When requesting from a server with JavaScript fetch API, you have to do something like

  .then(response => response.json())
  .catch(err => console.log(err))

Here, response.json() is resolving its promise.

The thing is that if you want to catch 404's errors, you have to resolve the response promise and then reject the fetch promise, because you'll only end in catch if there's been a network error. So the fetch call becomes something like

  .then(response => response.ok ? response.json() : response.json().then(err => Promise.reject(err)))
  .catch(err => console.log(err))

This is something much harder to read and reason about. So my question is: why is this needed? What's the point of having a promise as a response value? Are there any better ways to handle this?

  • 4
    The response object is not a promise. It's a response, with a json (and method among others which returns a promise. Is your question why json() returns a promise?
    – user663031
    Sep 22, 2015 at 16:24
  • 1
    Not exactly a duplicate, but you might want to look here
    – Amit
    Sep 22, 2015 at 17:15
  • Do you really need the content of the 404 response as your error? If not, there are simpler ways to achieve what you want. If you do, I don't see anything wrong with how fetch works.
    – Bergi
    Sep 22, 2015 at 17:48
  • 3
    @caasjj: response.json() does return a promise as well (as it waits for the body to load)
    – Bergi
    Sep 22, 2015 at 21:19
  • 1
    Does this answer your question? Why does .json() return a promise?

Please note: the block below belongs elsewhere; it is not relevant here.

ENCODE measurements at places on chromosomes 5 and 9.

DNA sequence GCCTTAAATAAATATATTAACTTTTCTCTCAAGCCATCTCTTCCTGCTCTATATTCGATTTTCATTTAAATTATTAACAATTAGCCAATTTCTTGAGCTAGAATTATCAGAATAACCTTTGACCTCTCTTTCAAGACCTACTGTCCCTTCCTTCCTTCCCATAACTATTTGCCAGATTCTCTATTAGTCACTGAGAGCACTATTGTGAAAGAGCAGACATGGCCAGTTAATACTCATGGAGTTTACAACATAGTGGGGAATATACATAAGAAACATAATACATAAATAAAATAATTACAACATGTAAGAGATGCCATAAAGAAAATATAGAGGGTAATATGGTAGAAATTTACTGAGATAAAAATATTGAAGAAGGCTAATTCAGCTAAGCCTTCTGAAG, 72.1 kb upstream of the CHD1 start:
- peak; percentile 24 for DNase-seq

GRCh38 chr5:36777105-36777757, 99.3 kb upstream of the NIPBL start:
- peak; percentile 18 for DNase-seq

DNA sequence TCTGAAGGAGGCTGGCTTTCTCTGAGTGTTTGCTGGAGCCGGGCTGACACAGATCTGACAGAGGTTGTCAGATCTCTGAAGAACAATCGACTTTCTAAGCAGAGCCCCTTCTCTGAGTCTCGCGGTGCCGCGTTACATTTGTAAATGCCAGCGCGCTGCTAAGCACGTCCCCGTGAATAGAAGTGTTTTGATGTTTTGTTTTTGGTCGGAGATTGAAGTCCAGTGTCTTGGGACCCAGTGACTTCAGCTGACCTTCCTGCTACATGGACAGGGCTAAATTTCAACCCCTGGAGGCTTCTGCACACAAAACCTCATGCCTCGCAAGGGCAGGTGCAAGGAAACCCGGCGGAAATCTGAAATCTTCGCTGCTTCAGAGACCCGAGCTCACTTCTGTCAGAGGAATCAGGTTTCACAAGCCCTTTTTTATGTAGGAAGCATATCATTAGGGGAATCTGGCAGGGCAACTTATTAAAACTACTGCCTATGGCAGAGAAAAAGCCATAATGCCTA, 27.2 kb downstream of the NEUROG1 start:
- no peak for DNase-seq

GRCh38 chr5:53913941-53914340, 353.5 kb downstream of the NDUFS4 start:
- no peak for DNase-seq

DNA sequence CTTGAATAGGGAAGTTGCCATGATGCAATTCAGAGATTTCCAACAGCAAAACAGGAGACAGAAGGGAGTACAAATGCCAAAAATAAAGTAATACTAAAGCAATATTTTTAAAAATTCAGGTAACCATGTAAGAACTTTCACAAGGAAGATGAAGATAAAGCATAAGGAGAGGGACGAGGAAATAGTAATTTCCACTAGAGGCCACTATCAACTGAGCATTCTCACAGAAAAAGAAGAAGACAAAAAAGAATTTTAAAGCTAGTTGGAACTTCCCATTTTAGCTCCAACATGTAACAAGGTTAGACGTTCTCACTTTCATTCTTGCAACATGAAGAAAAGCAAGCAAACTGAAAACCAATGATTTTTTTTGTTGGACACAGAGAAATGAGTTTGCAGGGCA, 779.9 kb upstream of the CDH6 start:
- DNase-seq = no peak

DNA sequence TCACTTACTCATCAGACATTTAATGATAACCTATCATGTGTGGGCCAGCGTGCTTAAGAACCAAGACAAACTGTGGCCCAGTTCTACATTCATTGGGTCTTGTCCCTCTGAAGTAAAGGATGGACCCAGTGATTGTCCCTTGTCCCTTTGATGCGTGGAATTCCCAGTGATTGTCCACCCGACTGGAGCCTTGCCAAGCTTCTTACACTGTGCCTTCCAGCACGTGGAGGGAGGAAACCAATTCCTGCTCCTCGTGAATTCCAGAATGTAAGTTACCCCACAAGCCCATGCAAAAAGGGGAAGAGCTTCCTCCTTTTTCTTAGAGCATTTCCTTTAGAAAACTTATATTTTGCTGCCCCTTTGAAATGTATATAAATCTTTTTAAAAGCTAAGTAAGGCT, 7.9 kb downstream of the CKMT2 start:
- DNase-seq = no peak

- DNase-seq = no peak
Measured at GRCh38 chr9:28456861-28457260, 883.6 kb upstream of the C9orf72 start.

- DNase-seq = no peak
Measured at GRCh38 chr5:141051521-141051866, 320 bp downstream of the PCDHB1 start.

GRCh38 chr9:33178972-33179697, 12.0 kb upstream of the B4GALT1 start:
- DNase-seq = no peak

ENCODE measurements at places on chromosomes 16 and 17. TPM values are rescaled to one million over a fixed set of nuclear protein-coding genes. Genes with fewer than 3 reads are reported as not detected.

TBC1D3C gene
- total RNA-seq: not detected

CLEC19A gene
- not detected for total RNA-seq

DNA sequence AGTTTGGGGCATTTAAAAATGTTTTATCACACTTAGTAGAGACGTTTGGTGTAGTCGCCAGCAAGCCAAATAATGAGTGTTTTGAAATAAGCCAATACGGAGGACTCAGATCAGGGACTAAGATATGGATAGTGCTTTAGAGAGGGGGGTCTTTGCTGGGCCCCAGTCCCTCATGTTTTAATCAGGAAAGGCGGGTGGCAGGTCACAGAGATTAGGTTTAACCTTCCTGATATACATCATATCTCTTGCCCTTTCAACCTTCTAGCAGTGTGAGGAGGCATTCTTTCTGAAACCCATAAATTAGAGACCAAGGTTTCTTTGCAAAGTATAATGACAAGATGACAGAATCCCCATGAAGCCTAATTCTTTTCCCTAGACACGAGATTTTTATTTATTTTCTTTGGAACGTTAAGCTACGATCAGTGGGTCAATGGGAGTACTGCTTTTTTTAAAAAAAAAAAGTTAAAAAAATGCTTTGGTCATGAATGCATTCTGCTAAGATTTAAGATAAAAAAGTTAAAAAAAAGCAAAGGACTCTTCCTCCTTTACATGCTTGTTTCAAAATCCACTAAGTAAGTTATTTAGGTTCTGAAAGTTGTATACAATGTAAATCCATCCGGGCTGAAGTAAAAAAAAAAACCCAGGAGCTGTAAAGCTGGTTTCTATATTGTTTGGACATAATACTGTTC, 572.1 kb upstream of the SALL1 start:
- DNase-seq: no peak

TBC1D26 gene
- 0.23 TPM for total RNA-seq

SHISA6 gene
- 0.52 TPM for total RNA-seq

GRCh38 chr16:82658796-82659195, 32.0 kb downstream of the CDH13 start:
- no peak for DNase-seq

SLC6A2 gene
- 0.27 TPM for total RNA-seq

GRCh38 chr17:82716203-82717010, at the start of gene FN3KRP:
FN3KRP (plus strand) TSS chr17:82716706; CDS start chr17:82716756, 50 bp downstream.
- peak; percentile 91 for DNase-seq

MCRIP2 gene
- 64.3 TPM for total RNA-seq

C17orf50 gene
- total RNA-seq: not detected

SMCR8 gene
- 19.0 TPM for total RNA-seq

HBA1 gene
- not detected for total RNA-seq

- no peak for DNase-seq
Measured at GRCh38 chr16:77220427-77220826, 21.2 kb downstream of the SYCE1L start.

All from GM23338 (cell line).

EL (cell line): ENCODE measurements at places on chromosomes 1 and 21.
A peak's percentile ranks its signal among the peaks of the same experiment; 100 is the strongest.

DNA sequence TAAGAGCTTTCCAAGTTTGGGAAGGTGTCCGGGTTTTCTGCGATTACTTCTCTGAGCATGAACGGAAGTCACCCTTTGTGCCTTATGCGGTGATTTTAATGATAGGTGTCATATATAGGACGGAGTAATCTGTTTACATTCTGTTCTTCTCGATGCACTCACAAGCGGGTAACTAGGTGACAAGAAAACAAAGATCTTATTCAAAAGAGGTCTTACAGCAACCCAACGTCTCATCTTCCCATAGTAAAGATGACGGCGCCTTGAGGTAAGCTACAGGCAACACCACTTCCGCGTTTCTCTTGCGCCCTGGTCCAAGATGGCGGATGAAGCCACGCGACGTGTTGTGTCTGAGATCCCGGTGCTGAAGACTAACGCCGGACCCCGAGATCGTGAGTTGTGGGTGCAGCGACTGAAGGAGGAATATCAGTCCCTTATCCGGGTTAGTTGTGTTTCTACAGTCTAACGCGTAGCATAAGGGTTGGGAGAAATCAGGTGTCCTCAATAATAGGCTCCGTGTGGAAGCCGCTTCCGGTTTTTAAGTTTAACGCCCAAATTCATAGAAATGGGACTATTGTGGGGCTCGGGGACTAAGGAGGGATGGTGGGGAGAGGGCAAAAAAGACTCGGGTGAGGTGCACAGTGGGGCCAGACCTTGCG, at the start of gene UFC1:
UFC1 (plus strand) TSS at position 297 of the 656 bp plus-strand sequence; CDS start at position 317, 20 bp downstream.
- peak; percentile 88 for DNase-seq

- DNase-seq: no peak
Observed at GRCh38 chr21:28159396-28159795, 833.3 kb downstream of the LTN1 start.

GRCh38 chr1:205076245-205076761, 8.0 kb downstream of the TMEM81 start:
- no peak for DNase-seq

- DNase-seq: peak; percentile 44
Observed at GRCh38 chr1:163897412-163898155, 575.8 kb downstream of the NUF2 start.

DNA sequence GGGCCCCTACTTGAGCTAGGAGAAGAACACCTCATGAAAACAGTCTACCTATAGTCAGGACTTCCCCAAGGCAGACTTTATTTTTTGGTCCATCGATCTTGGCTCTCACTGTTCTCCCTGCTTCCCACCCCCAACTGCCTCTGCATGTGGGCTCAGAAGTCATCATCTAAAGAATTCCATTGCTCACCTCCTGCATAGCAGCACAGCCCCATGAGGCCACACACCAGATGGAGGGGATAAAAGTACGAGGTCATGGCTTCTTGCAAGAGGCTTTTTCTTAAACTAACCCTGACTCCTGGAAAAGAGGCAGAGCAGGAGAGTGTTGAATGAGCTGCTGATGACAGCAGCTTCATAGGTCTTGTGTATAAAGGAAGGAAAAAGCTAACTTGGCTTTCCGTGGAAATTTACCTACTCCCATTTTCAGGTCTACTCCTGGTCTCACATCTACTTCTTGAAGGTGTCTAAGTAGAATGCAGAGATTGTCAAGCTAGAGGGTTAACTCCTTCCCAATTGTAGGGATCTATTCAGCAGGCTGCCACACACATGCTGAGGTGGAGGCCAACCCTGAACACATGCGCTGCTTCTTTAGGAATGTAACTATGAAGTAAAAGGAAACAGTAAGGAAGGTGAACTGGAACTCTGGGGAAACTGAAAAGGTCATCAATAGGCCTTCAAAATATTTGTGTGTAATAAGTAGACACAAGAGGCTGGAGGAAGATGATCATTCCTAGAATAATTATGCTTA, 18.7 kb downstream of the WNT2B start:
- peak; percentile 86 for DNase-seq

– Henke
    May 27, 2021 at 16:04

2 Answers 2


If your question is "why does response.json() return a promise?" then @Bergi provides the clue in comments: "it waits for the body to load".

If your question is "why isn't response.json an attribute?", then that would have required fetch to delay returning its response until the body had loaded, which might be OK for some, but not everyone.

This polyfill should get you what you want:

var fetchOk = api => fetch(api)
  .then(res => res.ok ? res : res.json().then(err => Promise.reject(err)));

then you can do:

  .then(response => response.json())
  .catch(err => console.log(err));

The reverse cannot be polyfilled.


Because somtimes we need a precise control for the loading process (from recieving the first piece of data to recieving the last one).

In actual world, json may not be a good example cause it's reletively samll. But imaging a situation where a large picture is loaded gruadually (from mosaic to clear). In that case, it is too late to inform the program when the data recieving has done completely.

Since fetch() is a relatively low level api, otherwise you could use axios or so on.


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